"Soon enough, Bhagwan Ram intervened is what I believe", says Shubhendu, narrating a pleasant coincidence.
The team was trying to get their hands on historical land records of the Ayodhya, in an attempt to identify the khata and khasra details. The document needed to have an academic weightage, and it would be ideal if they came across a scholarly work that could propel their case further.
One afternoon in Khan Market, when Shubhendu was out for lunch with Mr. Banerjee and Mr. PV Yogeshwaran (Advocate on Record), they stumbled across a book at Bahrison's bookstore that contained old land records of Ayodhya.
This, according to Shubhendu, was one among many of the important pieces of evidence that helped them strengthen their case in the court.
'Enough Is Enough'
Between 6 August to 16 October that year, for a period of 40 days, the legal team led by veterans like Keshav Parasaran, left no stone unturned to find anything that would make their case stronger. After the popular Kesavanand Bharti versus the Union of India case (1973), the Ram Janmabhoomi one was the longest — with respect to the proceedings in the Supreme Court.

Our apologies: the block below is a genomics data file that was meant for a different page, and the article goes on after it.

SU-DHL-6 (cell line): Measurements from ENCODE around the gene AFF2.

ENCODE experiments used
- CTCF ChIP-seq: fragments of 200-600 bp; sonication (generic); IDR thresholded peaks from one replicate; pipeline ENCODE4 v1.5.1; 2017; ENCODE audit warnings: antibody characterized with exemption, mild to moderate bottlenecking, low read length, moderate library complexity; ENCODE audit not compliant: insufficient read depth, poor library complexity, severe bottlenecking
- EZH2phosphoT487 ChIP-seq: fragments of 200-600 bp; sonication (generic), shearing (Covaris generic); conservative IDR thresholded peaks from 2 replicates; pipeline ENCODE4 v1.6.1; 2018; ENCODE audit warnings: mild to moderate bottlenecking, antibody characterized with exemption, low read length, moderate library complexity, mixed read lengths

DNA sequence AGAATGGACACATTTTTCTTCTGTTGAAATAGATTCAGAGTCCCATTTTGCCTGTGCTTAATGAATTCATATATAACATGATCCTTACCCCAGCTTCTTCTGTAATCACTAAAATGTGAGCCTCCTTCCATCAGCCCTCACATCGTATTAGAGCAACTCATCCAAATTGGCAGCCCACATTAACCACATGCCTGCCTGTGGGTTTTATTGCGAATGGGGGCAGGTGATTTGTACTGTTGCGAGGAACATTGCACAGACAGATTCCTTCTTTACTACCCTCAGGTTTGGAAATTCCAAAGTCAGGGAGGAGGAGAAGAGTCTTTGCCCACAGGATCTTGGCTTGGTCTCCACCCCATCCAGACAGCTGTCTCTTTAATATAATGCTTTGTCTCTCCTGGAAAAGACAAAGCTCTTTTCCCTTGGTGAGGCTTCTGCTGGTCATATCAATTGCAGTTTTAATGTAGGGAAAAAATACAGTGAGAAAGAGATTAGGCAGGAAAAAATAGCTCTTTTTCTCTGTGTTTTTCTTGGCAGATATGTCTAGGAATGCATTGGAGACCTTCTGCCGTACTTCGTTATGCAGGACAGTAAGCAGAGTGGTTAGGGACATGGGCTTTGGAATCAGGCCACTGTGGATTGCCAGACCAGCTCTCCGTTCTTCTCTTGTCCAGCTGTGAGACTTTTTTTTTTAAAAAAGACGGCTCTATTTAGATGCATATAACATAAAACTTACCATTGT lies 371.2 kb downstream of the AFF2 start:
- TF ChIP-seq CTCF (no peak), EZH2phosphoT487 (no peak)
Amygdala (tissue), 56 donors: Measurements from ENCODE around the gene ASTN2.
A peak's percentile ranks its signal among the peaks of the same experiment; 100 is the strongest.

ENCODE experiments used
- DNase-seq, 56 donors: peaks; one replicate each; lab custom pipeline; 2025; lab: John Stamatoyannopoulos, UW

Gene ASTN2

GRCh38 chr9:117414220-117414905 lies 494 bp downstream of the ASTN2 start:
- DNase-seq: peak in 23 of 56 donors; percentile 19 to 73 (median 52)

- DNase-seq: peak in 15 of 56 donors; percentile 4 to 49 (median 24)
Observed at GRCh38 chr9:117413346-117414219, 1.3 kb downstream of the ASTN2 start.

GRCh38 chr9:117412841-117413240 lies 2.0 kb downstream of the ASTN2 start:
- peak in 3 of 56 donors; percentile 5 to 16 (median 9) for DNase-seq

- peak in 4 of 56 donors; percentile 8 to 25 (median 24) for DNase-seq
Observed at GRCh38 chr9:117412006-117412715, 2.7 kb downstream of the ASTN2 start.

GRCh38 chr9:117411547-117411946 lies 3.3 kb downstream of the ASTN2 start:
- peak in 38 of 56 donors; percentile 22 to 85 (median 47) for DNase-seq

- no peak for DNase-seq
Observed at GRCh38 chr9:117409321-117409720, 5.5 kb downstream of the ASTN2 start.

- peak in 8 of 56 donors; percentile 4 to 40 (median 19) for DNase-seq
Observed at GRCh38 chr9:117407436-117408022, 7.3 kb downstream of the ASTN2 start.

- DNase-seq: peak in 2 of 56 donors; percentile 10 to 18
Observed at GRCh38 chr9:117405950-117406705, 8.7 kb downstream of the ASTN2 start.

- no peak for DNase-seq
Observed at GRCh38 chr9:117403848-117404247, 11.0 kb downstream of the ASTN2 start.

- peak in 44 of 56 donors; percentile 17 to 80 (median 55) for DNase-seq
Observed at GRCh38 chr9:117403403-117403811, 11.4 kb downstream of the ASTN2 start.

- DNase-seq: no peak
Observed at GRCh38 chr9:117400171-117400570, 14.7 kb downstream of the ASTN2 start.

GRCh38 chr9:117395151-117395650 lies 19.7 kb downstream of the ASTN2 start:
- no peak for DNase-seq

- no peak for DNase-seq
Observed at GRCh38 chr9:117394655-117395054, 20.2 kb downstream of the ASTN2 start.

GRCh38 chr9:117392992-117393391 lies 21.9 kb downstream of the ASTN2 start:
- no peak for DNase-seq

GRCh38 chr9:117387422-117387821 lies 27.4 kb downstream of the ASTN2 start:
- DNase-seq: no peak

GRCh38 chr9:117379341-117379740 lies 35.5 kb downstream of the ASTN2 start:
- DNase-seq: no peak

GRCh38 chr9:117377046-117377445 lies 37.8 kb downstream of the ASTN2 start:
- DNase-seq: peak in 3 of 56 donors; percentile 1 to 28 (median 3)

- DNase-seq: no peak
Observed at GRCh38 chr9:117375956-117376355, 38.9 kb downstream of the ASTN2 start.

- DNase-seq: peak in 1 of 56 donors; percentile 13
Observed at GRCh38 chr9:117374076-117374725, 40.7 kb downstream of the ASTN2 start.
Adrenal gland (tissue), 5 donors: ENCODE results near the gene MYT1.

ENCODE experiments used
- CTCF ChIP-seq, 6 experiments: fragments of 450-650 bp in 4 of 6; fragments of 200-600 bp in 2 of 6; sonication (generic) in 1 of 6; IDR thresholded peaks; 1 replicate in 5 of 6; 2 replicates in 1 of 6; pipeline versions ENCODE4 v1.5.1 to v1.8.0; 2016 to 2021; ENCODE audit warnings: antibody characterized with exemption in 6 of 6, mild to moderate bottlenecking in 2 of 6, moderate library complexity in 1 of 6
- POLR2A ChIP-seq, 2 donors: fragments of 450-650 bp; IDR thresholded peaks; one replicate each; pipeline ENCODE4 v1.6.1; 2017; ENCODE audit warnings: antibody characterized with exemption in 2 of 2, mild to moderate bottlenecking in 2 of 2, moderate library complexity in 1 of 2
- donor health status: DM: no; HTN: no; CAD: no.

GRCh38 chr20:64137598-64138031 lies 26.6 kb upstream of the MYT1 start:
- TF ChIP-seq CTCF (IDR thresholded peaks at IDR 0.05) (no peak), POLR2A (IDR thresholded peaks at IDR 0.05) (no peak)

The last days of the hearing saw dramatic scenes involving senior counsel for the Muslim side, Rajeev Dhavan. If reports are to be believed, Dhavan tore a pictorial map depicting the birth place of Lord Ram in Ayodhya provided by the Hindu Mahasabha.
"Enough is enough", the bench had observed, on the final day of the marathon hearing.
"I could not believe my eyes", Shubhendu says, recalling the day when Dhavan tore the papers. He says that the people present in the courtroom were shellshocked. To everyone, that behaviour did not just display a lack of respect to the parties involved in the case, but it also dealt an insult to the court.